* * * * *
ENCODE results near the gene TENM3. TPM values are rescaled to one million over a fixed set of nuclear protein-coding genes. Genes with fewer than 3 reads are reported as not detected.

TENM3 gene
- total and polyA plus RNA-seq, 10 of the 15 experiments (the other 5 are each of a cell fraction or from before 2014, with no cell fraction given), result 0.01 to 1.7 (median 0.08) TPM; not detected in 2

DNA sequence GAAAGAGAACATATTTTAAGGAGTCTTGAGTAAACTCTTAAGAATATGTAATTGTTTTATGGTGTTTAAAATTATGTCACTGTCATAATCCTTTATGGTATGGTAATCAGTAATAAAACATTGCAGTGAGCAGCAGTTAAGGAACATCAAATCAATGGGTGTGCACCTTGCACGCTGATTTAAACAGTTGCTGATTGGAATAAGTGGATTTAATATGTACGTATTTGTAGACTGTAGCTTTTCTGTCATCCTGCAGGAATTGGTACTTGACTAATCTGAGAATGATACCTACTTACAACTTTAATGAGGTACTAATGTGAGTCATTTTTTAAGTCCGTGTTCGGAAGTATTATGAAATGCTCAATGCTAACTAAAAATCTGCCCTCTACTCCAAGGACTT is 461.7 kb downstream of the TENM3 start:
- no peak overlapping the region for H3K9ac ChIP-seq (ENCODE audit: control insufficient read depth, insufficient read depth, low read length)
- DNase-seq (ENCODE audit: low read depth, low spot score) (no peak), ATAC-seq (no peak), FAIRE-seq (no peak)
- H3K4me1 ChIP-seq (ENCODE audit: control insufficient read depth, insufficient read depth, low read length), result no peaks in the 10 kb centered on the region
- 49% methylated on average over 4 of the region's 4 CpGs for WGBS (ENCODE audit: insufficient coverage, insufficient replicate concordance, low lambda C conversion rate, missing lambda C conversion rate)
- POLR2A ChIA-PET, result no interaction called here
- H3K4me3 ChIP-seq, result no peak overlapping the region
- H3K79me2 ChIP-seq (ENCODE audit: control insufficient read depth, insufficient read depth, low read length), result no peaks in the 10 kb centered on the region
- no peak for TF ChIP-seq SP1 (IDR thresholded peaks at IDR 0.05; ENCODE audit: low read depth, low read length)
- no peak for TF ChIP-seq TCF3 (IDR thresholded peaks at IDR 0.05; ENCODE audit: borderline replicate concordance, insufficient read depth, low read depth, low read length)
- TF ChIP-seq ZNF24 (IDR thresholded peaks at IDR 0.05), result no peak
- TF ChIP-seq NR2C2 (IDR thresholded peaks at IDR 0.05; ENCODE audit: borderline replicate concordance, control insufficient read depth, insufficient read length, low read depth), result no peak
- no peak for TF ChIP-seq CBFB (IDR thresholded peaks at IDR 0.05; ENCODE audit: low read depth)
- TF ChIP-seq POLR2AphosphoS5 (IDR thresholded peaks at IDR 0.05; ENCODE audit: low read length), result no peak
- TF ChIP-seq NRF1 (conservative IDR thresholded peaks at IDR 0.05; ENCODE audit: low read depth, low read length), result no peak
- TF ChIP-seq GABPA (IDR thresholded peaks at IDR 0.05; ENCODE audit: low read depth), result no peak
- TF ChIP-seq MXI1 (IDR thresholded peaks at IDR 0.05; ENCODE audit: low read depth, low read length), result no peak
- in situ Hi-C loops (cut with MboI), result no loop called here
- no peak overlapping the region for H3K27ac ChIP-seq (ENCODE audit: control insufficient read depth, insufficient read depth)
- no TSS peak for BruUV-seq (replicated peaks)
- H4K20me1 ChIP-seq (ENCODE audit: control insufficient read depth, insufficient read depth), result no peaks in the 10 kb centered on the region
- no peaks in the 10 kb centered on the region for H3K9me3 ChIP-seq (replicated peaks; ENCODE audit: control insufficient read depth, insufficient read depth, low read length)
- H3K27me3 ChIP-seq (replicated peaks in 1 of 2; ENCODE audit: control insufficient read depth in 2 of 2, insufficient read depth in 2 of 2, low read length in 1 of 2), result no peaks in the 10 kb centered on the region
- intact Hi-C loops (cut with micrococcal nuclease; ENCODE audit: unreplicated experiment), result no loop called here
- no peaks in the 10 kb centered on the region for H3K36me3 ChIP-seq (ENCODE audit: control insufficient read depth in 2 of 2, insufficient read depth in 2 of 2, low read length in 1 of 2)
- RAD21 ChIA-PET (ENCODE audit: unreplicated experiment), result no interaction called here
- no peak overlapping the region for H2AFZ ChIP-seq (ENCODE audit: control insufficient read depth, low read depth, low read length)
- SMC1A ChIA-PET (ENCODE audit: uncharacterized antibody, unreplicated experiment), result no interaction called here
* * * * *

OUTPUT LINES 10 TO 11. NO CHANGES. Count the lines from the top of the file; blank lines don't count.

- H3K4me3 ChIP-seq, result no peak overlapping the region
- H3K79me2 ChIP-seq (ENCODE audit: control insufficient read depth, insufficient read depth, low read length), result no peaks in the 10 kb centered on the region